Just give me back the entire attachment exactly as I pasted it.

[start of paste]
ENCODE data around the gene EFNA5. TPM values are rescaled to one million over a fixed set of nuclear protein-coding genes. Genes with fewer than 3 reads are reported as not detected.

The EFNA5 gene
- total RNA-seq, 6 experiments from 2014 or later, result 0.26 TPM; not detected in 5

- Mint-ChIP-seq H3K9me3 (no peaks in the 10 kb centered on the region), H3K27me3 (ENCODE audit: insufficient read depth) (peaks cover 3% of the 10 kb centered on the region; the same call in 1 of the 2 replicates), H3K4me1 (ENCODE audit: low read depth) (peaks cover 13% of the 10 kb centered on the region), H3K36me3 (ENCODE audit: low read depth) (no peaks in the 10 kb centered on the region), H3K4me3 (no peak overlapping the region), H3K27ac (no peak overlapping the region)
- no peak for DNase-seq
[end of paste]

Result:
ENCODE data around the gene EFNA5. TPM values are rescaled to one million over a fixed set of nuclear protein-coding genes. Genes with fewer than 3 reads are reported as not detected.

The EFNA5 gene
- total RNA-seq, 6 experiments from 2014 or later, result 0.26 TPM; not detected in 5

- Mint-ChIP-seq H3K9me3 (no peaks in the 10 kb centered on the region), H3K27me3 (ENCODE audit: insufficient read depth) (peaks cover 3% of the 10 kb centered on the region; the same call in 1 of the 2 replicates), H3K4me1 (ENCODE audit: low read depth) (peaks cover 13% of the 10 kb centered on the region), H3K36me3 (ENCODE audit: low read depth) (no peaks in the 10 kb centered on the region), H3K4me3 (no peak overlapping the region), H3K27ac (no peak overlapping the region)
- no peak for DNase-seq